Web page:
Catriona Matthew, the European captain, believes it is possible for players competing solely on the Ladies European Tour this season to force their way into contention for a Solheim Cup spot at Gleneagles in September.
The 2019 schedule, which gets underway this week with the Fatima Bint Mubarak Ladies Open in Abu Dhabi, is once again somewhat light on playing opportunities for LET card holders. It consists of 17 events in total, ten of which will count in the battle for Solheim Cup qualification.
The fight for eight automatic spots – five come off the Rolex Women’s World Rankings and three from a separate points list – concludes at the Aberdeen Standard Investments Ladies Scottish Open at The Renaissance Club in August.
The day after that event finishes, Matthew will announce her four captain’s picks for the match the following month in Perthshire, where the North Berwick woman will be aiming to emulate Paul McGinley’s winning captaincy in the 2014 Ryder Cup.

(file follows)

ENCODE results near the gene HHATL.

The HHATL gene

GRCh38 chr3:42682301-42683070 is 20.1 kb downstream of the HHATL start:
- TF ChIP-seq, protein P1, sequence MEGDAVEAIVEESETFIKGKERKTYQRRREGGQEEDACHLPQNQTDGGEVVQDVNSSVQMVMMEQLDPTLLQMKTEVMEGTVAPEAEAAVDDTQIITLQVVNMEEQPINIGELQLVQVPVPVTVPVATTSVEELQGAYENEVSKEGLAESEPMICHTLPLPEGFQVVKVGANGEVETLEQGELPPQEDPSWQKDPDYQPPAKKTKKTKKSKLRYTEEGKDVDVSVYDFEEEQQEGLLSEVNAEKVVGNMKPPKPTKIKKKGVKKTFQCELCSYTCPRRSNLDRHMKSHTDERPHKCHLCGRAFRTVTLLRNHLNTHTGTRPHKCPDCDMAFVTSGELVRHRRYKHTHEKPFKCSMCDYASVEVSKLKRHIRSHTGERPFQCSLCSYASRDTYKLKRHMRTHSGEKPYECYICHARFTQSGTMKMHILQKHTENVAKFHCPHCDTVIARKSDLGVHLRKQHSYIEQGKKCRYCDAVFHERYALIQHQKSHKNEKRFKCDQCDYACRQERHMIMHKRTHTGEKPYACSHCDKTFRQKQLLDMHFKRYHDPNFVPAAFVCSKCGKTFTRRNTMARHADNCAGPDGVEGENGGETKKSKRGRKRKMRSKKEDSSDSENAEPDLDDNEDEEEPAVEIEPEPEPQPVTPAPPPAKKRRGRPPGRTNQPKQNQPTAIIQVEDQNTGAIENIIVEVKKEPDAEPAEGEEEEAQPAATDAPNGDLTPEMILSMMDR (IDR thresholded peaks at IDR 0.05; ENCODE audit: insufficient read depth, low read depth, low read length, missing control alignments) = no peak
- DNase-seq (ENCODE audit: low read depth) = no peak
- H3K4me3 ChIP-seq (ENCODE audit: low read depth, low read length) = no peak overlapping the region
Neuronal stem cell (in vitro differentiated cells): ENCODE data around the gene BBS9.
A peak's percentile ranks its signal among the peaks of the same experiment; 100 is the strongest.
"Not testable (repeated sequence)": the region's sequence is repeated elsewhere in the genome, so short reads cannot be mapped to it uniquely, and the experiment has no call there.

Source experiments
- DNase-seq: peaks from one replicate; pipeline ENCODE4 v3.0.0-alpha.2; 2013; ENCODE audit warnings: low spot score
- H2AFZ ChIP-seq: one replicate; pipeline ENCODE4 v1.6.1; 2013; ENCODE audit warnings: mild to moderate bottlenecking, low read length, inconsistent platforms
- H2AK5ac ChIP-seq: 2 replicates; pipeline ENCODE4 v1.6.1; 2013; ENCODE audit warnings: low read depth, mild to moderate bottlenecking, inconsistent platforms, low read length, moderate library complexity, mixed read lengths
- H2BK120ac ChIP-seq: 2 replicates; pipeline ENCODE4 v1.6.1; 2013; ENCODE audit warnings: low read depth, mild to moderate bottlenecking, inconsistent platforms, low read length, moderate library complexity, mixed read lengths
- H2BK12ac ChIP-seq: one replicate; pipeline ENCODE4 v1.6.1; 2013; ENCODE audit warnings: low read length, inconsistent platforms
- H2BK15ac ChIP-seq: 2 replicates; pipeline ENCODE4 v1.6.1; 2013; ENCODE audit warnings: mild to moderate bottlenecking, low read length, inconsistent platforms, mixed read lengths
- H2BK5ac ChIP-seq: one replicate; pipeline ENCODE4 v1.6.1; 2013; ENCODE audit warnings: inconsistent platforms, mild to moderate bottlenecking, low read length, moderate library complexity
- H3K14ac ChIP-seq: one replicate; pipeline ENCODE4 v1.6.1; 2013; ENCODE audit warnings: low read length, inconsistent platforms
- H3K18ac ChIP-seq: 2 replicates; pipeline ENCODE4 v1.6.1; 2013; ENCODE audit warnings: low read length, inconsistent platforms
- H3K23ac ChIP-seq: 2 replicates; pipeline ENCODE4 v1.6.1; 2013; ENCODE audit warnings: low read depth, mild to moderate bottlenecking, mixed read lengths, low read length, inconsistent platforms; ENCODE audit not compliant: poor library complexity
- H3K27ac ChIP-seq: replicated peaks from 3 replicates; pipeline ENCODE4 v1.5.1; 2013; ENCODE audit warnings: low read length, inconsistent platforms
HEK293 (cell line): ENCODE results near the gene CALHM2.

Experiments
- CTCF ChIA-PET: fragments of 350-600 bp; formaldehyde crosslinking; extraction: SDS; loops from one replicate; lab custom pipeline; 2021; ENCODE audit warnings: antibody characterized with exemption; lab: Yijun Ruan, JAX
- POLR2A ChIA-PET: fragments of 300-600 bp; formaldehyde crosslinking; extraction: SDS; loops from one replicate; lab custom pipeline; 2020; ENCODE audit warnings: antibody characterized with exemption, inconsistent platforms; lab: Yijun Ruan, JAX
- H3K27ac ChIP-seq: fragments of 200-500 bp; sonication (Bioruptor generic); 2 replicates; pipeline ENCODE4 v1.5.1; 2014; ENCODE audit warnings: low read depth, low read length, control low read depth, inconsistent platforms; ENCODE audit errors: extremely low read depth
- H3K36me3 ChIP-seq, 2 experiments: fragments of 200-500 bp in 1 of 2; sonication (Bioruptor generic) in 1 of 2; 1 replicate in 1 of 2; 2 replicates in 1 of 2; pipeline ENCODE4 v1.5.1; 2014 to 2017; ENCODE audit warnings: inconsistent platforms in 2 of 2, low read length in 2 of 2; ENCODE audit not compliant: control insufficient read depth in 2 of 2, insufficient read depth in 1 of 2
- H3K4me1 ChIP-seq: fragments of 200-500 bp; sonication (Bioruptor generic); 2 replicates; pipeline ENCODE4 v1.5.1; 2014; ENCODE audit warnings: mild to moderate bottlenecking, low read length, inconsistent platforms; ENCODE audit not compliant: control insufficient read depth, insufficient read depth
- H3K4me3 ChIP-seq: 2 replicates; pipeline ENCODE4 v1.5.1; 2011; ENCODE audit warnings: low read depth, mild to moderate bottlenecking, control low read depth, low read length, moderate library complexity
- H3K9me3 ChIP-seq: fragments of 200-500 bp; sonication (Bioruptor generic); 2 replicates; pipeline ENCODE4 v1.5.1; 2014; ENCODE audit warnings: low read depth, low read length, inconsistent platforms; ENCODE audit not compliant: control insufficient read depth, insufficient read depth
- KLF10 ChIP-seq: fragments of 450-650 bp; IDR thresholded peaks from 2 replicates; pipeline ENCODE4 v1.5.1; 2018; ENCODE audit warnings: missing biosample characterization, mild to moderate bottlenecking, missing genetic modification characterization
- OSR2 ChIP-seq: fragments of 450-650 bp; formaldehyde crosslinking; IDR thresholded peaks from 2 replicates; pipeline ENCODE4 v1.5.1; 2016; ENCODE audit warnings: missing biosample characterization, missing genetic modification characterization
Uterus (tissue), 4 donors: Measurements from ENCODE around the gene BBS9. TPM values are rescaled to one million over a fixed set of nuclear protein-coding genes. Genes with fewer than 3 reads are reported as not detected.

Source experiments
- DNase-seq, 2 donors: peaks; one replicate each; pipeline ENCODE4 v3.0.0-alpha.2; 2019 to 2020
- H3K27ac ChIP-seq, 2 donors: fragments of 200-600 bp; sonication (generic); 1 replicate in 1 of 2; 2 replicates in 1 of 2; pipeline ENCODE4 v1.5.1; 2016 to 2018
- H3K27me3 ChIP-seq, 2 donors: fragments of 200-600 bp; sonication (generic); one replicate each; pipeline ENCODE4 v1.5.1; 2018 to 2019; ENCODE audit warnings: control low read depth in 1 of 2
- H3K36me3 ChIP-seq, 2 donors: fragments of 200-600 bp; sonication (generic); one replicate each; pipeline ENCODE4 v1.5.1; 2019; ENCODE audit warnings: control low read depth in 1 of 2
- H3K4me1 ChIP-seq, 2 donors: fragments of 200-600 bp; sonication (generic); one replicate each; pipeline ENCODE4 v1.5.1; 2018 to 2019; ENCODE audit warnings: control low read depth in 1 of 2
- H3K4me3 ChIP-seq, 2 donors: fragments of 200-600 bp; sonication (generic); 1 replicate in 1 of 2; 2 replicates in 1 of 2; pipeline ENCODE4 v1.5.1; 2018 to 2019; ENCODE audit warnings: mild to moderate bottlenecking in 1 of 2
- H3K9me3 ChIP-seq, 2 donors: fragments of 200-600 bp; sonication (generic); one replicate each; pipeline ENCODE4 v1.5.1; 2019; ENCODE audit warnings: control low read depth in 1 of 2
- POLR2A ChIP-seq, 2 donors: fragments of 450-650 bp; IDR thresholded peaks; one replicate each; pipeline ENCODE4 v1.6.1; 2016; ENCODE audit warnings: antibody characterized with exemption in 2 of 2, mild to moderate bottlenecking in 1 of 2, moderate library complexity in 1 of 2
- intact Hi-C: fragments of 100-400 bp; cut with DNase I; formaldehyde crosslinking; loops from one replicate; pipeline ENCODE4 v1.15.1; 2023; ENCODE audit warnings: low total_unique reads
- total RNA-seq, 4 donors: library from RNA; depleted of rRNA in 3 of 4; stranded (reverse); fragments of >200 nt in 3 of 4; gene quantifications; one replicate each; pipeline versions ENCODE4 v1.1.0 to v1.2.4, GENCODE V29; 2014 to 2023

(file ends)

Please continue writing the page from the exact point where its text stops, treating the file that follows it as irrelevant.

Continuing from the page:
“At the moment there are a lot of possibilities, but six months is a long time in golf, so we will see who is in form at that time,” she said. “The core of the team will end up being similar, as it usually is. There will then be a few for us to debate.
“I think this next six months will be quite exciting. For someone [on the LET] to get in, they are going to have to play exceptionally well, but the chance is there. Georgia Hall played her way in the last time.”
The Englishwoman secured an automatic spot through finishing joint third in the Ricoh Women’s British Open at Kingsbarns, the last counting event on that occasion, after recording a string of consistent performances prior to that.
Hall, who won last year’s Women’s British Open at Royal Lytham, isn’t joining Matthew in the field for the season-opener at Saadiyat Beach, but a strong field does include two of Hall’s compatriots, Charley Hull and Jodi Ewart Shadoff, as well as Dutchwoman Anne Van Dam, a two-time winner on the LET in Spain last year. After the Abu Dhabi event, the schedule takes in three co-sanctioned events in Australia, though that figure had been four until the Vic Open, a mixed gender tournament, transferred allegiance from the LET to the LPGA.
“That was a shame, but who knows what goes on behind the scenes,” said Matthew. “I think the LET still get 30 spots, but the fact it’s not going to be co-sanctioned means they don’t get Solheim Cup points, which is tough.
“There are more positive vibes around the tour. I think you have to stay positive. There are a lot of really good players. It’s just a shame they don’t get the chance to showcase their golf more often.”